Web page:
Acting as an agent under a power of attorney and/or advance directive for healthcare decision making is a big responsibility and it isn’t something everyone can take on. It is possible to resign or refuse the position(s) when necessary.
When referring to a power of attorney in this article, the focus is on financial powers of attorney. Medical powers of attorney, also known as “living wills” or “advance directives”, are separate documents and as such, should be distinguished from financial powers of attorney.
As the agent under a power of attorney, you act in place of the “principal” – the person executing the power of attorney — for financial purposes when and if that person ever becomes incapacitated or is otherwise unable to manage his or her own affairs. This can be a big job, depending on the person you are representing.
As agent under power of attorney, you are responsible for taking whatever investment and spending measures the principal would take himself or herself. Unless limitations have been placed in the power of attorney document itself, you can open bank accounts, withdraw funds from bank accounts, trade stock, pay bills, and cash checks. In addition, you need to keep good records of all your dealings.
While an agent under a power of attorney isn’t personally liable for the principal’s bills, it is still a huge responsibility that takes time and effort. Before agreeing to be an agent under a power of attorney, consider whether you are able to devote the time and energy to the job and whether you can emotionally handle making the decisions. In addition, think about if there are family issues, such as constant disagreements among siblings, that would make serving difficult.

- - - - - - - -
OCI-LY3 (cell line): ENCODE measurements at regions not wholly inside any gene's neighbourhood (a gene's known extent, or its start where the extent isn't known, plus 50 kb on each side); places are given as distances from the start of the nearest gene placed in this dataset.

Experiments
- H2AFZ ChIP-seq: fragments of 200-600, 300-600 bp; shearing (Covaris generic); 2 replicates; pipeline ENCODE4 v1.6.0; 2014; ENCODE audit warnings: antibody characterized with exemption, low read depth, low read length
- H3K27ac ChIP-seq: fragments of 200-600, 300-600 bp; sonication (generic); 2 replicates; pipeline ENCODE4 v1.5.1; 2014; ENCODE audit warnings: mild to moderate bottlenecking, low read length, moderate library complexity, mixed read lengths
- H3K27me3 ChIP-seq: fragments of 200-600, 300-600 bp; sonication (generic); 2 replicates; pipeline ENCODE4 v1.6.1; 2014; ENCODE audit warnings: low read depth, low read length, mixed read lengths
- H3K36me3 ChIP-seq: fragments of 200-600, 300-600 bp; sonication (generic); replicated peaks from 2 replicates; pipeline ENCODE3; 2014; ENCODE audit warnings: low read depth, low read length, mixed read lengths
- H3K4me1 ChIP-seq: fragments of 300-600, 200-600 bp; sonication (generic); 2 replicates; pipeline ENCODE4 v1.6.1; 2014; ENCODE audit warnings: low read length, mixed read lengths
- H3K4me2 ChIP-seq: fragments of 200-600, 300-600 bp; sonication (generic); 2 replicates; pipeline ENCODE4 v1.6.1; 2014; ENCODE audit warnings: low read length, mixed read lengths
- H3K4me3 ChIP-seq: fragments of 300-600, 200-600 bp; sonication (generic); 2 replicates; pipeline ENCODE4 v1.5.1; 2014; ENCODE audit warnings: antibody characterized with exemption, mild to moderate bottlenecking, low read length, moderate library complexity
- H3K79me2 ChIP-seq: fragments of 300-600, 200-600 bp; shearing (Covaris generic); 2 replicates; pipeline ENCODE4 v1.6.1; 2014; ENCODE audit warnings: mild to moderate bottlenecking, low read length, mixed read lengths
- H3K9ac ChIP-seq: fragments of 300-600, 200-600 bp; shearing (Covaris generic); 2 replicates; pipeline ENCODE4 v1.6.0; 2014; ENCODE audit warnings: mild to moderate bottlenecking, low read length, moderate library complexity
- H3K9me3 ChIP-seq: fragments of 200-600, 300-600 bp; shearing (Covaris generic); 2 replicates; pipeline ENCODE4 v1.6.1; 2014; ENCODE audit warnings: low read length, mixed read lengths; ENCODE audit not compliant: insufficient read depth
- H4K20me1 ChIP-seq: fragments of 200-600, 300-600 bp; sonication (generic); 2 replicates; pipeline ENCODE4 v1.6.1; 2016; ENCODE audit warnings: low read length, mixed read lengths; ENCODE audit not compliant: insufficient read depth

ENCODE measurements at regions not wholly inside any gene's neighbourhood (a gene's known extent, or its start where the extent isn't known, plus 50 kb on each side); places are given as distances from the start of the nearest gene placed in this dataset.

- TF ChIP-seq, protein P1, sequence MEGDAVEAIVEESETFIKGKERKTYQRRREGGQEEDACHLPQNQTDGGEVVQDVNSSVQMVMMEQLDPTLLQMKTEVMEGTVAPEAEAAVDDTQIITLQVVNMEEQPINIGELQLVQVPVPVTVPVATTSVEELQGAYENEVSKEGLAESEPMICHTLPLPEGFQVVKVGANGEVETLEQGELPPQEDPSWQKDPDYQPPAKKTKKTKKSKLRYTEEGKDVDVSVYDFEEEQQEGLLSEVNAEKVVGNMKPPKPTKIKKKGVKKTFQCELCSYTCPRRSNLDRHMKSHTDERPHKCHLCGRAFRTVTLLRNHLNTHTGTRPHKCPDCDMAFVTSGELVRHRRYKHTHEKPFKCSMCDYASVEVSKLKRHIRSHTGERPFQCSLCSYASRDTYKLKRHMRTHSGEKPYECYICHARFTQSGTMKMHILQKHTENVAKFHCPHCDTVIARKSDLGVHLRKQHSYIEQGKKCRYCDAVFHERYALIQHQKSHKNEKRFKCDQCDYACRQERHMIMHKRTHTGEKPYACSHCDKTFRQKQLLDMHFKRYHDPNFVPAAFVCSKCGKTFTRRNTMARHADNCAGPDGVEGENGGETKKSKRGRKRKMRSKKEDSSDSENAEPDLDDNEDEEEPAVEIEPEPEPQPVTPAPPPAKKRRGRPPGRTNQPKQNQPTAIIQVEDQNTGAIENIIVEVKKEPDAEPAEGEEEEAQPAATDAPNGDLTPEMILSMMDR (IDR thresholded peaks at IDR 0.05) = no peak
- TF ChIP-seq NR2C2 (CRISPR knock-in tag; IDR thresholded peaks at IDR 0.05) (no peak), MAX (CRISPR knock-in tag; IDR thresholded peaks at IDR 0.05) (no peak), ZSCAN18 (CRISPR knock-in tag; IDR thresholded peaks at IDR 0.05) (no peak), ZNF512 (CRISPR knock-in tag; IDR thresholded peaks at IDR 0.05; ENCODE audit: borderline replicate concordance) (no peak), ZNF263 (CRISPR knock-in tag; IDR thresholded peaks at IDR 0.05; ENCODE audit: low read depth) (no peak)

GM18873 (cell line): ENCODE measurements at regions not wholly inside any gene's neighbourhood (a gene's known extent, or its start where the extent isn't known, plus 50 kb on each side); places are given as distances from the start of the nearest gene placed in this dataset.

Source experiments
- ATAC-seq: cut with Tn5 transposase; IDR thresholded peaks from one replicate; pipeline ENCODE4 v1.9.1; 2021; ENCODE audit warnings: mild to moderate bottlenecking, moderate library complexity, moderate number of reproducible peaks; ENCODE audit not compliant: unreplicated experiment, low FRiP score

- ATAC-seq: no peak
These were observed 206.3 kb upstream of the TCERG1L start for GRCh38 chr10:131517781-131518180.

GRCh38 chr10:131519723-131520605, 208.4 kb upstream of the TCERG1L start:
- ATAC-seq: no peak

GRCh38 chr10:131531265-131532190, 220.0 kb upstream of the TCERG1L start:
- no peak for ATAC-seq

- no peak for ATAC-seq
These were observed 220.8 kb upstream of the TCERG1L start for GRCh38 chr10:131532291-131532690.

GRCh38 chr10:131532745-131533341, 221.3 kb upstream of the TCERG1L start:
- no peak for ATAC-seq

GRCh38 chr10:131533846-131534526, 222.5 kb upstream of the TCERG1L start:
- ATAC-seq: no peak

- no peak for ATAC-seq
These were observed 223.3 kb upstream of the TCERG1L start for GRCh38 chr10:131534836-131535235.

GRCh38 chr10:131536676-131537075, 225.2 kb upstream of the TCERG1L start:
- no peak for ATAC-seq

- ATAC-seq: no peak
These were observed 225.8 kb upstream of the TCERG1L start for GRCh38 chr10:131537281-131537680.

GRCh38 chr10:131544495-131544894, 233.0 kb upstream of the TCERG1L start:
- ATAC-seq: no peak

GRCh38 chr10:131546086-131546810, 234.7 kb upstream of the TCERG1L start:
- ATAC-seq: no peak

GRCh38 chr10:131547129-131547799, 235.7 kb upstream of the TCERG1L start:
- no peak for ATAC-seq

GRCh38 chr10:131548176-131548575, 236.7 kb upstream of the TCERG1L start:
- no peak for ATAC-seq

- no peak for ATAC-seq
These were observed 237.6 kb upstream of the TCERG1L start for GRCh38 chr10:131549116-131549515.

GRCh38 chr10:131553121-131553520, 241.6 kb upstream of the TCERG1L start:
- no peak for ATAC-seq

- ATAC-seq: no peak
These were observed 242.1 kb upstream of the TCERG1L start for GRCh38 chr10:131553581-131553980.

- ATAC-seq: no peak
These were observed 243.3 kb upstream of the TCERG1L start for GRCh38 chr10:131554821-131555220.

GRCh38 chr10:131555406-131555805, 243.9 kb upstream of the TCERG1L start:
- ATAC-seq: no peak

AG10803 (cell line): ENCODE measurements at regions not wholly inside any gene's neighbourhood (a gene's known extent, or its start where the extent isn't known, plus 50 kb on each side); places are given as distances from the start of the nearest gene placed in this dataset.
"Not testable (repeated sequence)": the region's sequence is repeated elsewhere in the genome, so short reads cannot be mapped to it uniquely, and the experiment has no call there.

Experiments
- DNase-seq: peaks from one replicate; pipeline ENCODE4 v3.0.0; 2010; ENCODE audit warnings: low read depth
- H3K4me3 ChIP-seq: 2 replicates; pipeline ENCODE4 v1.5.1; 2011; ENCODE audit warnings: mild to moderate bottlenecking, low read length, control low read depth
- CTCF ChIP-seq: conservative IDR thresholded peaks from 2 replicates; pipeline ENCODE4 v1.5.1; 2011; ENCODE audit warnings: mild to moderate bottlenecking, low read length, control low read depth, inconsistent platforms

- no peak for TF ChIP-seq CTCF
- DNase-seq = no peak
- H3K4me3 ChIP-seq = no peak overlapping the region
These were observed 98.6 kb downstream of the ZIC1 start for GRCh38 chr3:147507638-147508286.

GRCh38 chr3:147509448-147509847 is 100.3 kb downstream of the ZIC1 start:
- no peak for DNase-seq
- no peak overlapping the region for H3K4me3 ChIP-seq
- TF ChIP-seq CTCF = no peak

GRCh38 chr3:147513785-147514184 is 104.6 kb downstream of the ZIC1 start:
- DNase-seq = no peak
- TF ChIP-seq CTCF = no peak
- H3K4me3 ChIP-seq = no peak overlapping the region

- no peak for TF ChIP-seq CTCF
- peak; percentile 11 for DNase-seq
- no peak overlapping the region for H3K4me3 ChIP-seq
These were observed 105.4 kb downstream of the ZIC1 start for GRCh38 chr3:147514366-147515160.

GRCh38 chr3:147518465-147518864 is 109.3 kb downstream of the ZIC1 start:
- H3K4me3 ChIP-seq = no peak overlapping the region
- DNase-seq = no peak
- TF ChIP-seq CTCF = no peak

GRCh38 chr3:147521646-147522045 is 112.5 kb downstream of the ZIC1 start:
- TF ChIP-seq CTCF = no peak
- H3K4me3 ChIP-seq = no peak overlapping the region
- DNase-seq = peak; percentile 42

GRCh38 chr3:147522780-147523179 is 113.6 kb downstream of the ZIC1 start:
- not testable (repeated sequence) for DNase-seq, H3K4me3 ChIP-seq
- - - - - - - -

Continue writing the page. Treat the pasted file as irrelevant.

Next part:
Within the context of a living will or advance directive for healthcare decision making, the agent must step in and make medical decisions for the principal that he or she believes the principal would have wanted. For example, you may have to make decisions about whether to start or stop a particular treatment, which doctors or specialists to choose, or whether to continue or stop life support.
If you do not want to serve as an agent under a power of attorney or advance directive for healthcare decision making, the best thing to do is to have an honest discussion with the person executing the document(s). You can simply tell them that you are not the best person to act in those roles. If you have already been appointed and you decide you want to resign, the document may specify the steps necessary. If these steps aren’t spelled out, the best thing to do is write a letter tendering your resignation and send it via certified mail to the principal and any co- or successor agents.
If the principal is incapacitated already, it is a little more complicated. Ideally, the document has named successor agents. In that case, you can refuse the job and the successor agent can take over. If there are no successor agents, a guardian may need to be appointed for the principal. An interested party — another family member or friend — could petition the court for guardianship.
If you are named as agent under a power of attorney or advance directive and want to refuse or resign, our Elder Law team at Mandelbaum Barrett PC is available to discuss your options.